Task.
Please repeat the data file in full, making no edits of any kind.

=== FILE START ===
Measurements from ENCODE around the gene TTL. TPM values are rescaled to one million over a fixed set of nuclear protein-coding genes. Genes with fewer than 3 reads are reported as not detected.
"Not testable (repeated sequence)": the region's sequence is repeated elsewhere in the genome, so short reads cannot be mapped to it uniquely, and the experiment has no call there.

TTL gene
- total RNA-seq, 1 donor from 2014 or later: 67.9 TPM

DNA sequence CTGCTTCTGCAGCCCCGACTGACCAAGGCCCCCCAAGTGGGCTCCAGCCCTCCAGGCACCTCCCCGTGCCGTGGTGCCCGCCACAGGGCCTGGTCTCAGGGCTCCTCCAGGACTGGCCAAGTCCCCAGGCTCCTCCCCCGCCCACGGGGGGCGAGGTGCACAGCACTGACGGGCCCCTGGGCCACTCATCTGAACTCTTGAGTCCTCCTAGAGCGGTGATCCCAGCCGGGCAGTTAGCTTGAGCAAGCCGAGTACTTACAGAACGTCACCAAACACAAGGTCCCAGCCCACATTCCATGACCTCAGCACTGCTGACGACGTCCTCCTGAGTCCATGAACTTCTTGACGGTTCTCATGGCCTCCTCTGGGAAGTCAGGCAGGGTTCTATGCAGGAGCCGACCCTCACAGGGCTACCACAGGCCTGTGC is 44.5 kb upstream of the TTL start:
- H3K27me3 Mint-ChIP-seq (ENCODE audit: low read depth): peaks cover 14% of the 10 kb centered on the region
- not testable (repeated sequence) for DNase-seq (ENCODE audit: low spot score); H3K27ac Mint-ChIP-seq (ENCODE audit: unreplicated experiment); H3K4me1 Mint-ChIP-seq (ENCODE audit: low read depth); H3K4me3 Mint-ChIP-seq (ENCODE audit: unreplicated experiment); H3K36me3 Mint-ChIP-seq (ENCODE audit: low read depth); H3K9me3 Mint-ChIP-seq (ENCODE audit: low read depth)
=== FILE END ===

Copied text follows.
Measurements from ENCODE around the gene TTL. TPM values are rescaled to one million over a fixed set of nuclear protein-coding genes. Genes with fewer than 3 reads are reported as not detected.
"Not testable (repeated sequence)": the region's sequence is repeated elsewhere in the genome, so short reads cannot be mapped to it uniquely, and the experiment has no call there.

TTL gene
- total RNA-seq, 1 donor from 2014 or later: 67.9 TPM

DNA sequence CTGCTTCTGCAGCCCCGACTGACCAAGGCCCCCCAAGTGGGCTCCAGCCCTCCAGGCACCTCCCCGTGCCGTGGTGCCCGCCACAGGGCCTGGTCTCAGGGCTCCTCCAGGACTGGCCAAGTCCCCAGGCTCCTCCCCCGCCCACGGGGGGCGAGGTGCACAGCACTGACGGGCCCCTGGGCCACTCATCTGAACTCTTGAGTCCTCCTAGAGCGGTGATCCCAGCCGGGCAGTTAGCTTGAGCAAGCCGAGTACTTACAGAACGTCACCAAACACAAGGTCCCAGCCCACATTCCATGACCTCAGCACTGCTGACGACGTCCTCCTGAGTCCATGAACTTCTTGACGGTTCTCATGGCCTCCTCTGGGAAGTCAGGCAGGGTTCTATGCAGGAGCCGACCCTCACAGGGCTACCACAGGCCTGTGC is 44.5 kb upstream of the TTL start:
- H3K27me3 Mint-ChIP-seq (ENCODE audit: low read depth): peaks cover 14% of the 10 kb centered on the region
- not testable (repeated sequence) for DNase-seq (ENCODE audit: low spot score); H3K27ac Mint-ChIP-seq (ENCODE audit: unreplicated experiment); H3K4me1 Mint-ChIP-seq (ENCODE audit: low read depth); H3K4me3 Mint-ChIP-seq (ENCODE audit: unreplicated experiment); H3K36me3 Mint-ChIP-seq (ENCODE audit: low read depth); H3K9me3 Mint-ChIP-seq (ENCODE audit: low read depth)